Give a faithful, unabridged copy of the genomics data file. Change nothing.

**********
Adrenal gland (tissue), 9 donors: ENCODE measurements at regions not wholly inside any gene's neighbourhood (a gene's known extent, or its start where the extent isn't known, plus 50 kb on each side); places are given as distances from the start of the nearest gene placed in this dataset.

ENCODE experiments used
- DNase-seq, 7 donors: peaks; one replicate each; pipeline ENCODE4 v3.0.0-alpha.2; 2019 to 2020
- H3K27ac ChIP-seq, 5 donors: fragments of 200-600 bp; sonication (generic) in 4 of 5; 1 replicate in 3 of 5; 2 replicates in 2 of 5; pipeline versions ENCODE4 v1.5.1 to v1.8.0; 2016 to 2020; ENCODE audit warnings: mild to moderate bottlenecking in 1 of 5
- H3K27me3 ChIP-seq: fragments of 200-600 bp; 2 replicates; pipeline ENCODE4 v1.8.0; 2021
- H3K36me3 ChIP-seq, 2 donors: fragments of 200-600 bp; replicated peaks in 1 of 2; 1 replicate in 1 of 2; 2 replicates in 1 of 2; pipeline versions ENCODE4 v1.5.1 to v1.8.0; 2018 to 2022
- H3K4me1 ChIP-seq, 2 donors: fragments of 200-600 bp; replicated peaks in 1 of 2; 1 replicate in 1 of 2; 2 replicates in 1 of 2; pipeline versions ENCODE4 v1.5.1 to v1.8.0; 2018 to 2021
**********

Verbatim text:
Adrenal gland (tissue), 9 donors: ENCODE measurements at regions not wholly inside any gene's neighbourhood (a gene's known extent, or its start where the extent isn't known, plus 50 kb on each side); places are given as distances from the start of the nearest gene placed in this dataset.

ENCODE experiments used
- DNase-seq, 7 donors: peaks; one replicate each; pipeline ENCODE4 v3.0.0-alpha.2; 2019 to 2020
- H3K27ac ChIP-seq, 5 donors: fragments of 200-600 bp; sonication (generic) in 4 of 5; 1 replicate in 3 of 5; 2 replicates in 2 of 5; pipeline versions ENCODE4 v1.5.1 to v1.8.0; 2016 to 2020; ENCODE audit warnings: mild to moderate bottlenecking in 1 of 5
- H3K27me3 ChIP-seq: fragments of 200-600 bp; 2 replicates; pipeline ENCODE4 v1.8.0; 2021
- H3K36me3 ChIP-seq, 2 donors: fragments of 200-600 bp; replicated peaks in 1 of 2; 1 replicate in 1 of 2; 2 replicates in 1 of 2; pipeline versions ENCODE4 v1.5.1 to v1.8.0; 2018 to 2022
- H3K4me1 ChIP-seq, 2 donors: fragments of 200-600 bp; replicated peaks in 1 of 2; 1 replicate in 1 of 2; 2 replicates in 1 of 2; pipeline versions ENCODE4 v1.5.1 to v1.8.0; 2018 to 2021